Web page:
Perseverance is carrying three dime-size chips with 11 million names submitted by people all over the world. Anyone who missed the chance to send their name on Perseverance can sign up to send their name on a future Mars mission at:

https://mars.nasa.gov/participate/send-your-name/mars2020

Lighting Towns Red Around the World

To celebrate Perseverance’s Red Planet landing, the Empire State Building in New York will light its tower red on Tuesday, Feb. 16, starting at sunset until 2 a.m. the following morning. In addition, the Los Angeles International Airport gateway pylons will glow red from sundown on Wednesday, Feb. 17, through sunrise Friday, Feb. 19. Other sites in the United States recognizing the upcoming landing include select buildings along the Chicago skyline, such as the Adler Planetarium. NASA invites cities around the country and world to participate in “lighting the town red.”

NASA Televised Event Schedule

The following events currently are scheduled to air live (all times Eastern). Please check the NASA TV schedule for the latest updates:

Tuesday, Feb. 16

1 p.m. – News conference: Mission engineering and technology overview

3:30 p.m. – News conference: Mission science overview

Wednesday, Feb. 17

1 p.m. – News conference: Mission landing update

3 p.m. – News conference: Searching for Ancient Life at Mars and in Samples Returned to Earth

Thursday, Feb. 18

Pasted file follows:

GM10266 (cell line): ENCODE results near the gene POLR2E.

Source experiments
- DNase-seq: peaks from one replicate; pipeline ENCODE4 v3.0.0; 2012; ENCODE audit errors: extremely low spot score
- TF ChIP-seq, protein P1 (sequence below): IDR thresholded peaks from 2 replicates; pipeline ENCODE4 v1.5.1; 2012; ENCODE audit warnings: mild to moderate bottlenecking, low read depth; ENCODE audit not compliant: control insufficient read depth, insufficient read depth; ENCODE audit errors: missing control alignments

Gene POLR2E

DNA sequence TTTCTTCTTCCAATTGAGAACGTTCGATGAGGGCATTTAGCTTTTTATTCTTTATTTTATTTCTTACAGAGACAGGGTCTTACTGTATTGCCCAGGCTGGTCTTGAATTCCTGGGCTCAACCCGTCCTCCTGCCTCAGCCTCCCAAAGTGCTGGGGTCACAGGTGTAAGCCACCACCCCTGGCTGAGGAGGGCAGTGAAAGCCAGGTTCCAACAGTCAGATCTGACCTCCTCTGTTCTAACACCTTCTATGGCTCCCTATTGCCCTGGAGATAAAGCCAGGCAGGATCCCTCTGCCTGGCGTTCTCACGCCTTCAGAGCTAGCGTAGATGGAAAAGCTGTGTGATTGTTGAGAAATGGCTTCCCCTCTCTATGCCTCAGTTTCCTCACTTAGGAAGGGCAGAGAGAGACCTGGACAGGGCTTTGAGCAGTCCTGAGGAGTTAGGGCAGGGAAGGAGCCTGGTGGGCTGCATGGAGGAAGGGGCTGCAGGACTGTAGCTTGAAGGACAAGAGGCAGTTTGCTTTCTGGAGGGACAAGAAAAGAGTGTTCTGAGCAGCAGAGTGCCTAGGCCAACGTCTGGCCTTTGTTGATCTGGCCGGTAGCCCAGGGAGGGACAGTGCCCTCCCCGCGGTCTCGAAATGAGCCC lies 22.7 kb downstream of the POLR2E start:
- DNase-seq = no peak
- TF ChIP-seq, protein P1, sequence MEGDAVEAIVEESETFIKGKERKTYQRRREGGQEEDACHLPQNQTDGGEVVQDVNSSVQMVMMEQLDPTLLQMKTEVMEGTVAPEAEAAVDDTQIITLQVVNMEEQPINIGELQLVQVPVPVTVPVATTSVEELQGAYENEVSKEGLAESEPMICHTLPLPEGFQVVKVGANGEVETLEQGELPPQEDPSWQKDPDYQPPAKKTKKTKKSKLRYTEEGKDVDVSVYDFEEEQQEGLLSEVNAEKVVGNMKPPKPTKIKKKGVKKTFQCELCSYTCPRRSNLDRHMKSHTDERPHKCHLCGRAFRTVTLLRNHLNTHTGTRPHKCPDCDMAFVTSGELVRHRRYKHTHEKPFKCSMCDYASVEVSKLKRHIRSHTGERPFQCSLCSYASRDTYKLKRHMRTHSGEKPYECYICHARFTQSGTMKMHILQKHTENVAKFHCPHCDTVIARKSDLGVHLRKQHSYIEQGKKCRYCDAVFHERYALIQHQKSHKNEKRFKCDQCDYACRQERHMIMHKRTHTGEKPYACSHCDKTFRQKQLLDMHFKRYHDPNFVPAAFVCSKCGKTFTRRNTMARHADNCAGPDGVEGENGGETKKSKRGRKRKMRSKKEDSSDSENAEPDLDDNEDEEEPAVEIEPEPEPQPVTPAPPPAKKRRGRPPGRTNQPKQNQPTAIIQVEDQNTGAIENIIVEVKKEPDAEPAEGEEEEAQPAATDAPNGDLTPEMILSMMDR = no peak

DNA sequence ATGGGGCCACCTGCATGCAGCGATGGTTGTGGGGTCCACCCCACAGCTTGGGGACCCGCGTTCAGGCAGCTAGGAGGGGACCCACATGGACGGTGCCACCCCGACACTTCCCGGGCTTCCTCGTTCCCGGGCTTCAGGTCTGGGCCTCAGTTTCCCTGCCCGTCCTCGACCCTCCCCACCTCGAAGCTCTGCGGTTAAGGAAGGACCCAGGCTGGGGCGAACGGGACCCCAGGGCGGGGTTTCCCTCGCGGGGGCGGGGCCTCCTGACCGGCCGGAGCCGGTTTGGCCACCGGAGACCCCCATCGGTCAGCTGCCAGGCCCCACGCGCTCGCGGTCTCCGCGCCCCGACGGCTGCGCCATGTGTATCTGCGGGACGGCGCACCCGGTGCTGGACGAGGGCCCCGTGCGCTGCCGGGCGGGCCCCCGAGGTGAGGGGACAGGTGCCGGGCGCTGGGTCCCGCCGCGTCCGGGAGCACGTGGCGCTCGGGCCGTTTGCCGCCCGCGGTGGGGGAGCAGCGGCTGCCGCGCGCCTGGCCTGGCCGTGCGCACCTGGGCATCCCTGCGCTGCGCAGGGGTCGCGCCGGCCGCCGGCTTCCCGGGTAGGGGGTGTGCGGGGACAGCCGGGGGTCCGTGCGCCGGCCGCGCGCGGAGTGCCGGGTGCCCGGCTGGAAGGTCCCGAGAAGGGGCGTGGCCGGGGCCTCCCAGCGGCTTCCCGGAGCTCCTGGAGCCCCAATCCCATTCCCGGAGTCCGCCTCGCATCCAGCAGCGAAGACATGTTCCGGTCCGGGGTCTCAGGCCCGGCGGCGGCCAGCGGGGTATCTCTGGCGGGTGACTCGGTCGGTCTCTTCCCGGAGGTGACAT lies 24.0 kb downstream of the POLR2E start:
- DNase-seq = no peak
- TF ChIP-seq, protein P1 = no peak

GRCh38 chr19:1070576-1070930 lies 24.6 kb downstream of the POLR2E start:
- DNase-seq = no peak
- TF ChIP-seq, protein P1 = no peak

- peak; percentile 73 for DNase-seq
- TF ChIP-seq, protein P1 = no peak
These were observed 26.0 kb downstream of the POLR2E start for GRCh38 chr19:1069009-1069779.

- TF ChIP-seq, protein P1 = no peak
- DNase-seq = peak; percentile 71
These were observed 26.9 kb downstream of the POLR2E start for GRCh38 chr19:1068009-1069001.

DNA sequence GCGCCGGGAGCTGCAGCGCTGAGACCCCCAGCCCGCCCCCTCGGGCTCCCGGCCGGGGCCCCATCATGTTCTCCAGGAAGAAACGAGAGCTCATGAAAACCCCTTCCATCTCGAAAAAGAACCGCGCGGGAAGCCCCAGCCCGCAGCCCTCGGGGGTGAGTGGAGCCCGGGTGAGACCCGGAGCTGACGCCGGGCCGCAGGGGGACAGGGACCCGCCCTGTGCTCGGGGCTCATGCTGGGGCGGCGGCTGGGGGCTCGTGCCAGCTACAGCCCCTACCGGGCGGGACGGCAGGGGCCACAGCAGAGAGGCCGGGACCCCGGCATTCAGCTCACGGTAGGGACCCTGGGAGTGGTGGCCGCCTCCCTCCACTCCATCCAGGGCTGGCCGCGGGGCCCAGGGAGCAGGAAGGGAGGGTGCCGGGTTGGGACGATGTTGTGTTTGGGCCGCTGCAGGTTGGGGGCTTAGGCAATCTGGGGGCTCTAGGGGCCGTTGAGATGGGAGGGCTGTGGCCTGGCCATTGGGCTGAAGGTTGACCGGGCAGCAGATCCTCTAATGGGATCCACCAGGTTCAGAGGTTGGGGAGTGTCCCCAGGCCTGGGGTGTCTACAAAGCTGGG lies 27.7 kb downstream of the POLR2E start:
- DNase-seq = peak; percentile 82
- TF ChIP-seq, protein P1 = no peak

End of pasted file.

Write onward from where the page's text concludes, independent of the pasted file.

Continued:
2:15 p.m. – Live landing Broadcast on the NASA TV Public Channel and online.

  • In addition, an uninterrupted clean feed of cameras from inside JPL Mission Control, with mission audio only, will be available starting at 2 p.m. on the NASA TV Media Channel, and at JPL’s Raw YouTube channel.

A 360-degree livestream of the Mars landing from inside mission control, including landing commentary, will be available at the JPL’s main YouTube channel.

2:30 p.m. – “Juntos perseveramos,” the Spanish-language live landing commentary show, will air on  NASA en Español’s YouTube channel.

Approximately 3:55 p.m. – Expected Perseverance touchdown on Mars

No earlier than 5:30 p.m. – Postlanding news conference

Friday, Feb. 19

1 p.m. – News conference: Mission status update

Monday, Feb. 22

2 p.m. – News conference: Mission status update

To watch news conferences and commentary online, please visit:

http://www.youtube.com/nasajpl/live

Artists portrait of Perseverance and Ingenuity on Mars.
Portrait of Perseverance and Ingenuity (Artist’s Concept).
Image Source: NASA/JPL-Caltech.

 

More About the Mission

A key science objective of Perseverance’s mission on Mars is astrobiology, including the search for signs of ancient microbial life. The rover will characterize the planet’s geology and past climate, pave the way for human exploration of the Red Planet, and will be the first mission to collect and cache Martian rock and sediment for later return to Earth.

Subsequent NASA missions, in cooperation with ESA (European Space Agency), would send spacecraft to Mars to collect these sealed samples from the surface and return them to Earth for in-depth analysis.

The Mars 2020 mission is part of a larger NASA initiative that includes missions to the Moon as a way to prepare for human exploration of the Red Planet. NASA will establish a sustained human presence on and around the Moon through NASA’s Artemis lunar exploration plans.

Source: NASA.

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Ivan Golden | Owner/Founder of THX News, Goldiers, LoversBee & SublimeBTC. British/American entrepreneur since 1991. Former tennis player, bookseller & fine art dealer.